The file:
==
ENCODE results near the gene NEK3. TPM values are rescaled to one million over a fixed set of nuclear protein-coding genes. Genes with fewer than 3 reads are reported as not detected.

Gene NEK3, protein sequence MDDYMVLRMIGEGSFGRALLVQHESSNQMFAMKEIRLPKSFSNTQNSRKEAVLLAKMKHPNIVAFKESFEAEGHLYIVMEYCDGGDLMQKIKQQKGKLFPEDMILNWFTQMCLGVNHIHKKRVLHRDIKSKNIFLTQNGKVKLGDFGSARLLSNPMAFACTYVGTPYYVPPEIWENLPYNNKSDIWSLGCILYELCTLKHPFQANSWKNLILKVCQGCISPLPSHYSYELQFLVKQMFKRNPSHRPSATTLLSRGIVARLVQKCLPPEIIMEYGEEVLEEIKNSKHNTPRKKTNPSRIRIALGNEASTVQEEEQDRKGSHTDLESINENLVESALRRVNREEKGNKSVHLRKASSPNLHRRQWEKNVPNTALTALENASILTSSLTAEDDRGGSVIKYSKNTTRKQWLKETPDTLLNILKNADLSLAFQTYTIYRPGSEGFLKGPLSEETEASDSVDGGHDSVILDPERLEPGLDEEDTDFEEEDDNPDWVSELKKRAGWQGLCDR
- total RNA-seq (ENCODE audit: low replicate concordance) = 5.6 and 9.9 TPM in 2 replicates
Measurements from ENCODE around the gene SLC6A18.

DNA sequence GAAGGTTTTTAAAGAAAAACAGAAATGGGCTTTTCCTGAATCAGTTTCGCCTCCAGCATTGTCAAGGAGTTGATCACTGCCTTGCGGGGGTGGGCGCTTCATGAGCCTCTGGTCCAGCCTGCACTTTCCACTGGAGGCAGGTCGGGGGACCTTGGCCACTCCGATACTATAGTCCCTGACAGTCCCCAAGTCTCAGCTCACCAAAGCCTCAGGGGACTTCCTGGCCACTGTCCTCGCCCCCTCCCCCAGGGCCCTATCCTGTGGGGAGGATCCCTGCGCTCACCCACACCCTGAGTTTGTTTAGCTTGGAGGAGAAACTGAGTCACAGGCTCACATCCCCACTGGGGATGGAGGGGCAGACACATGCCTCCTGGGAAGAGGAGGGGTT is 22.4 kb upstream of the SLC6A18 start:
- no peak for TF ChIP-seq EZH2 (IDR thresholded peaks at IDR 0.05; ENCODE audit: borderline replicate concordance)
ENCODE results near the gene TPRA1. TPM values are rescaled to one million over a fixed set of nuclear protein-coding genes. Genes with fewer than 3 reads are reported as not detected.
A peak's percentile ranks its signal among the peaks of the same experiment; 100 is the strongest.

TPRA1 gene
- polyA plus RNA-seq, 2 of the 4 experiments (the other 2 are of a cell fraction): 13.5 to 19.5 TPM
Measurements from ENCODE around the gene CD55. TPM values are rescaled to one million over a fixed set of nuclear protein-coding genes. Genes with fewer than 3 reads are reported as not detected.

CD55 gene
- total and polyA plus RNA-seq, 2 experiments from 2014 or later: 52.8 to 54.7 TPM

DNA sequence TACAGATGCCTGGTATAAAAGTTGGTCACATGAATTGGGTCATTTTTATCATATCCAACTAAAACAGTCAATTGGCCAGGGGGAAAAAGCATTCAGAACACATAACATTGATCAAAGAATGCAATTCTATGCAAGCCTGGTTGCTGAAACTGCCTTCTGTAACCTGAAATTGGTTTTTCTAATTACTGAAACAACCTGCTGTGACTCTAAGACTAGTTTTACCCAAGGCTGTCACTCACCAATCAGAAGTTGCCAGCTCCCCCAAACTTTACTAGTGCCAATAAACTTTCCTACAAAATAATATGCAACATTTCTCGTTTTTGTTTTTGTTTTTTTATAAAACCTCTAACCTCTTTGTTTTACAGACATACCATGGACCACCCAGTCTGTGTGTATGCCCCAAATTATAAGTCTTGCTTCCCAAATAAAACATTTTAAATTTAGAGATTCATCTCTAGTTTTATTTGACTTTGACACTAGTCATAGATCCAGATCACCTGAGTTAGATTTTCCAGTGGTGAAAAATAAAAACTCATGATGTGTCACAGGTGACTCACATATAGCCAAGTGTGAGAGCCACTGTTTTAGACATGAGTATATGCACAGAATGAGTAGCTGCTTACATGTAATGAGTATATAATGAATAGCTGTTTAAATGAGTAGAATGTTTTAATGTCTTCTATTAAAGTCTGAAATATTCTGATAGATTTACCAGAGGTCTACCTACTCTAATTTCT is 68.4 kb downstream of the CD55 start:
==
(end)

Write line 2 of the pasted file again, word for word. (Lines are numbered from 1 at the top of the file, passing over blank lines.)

Gene NEK3, protein sequence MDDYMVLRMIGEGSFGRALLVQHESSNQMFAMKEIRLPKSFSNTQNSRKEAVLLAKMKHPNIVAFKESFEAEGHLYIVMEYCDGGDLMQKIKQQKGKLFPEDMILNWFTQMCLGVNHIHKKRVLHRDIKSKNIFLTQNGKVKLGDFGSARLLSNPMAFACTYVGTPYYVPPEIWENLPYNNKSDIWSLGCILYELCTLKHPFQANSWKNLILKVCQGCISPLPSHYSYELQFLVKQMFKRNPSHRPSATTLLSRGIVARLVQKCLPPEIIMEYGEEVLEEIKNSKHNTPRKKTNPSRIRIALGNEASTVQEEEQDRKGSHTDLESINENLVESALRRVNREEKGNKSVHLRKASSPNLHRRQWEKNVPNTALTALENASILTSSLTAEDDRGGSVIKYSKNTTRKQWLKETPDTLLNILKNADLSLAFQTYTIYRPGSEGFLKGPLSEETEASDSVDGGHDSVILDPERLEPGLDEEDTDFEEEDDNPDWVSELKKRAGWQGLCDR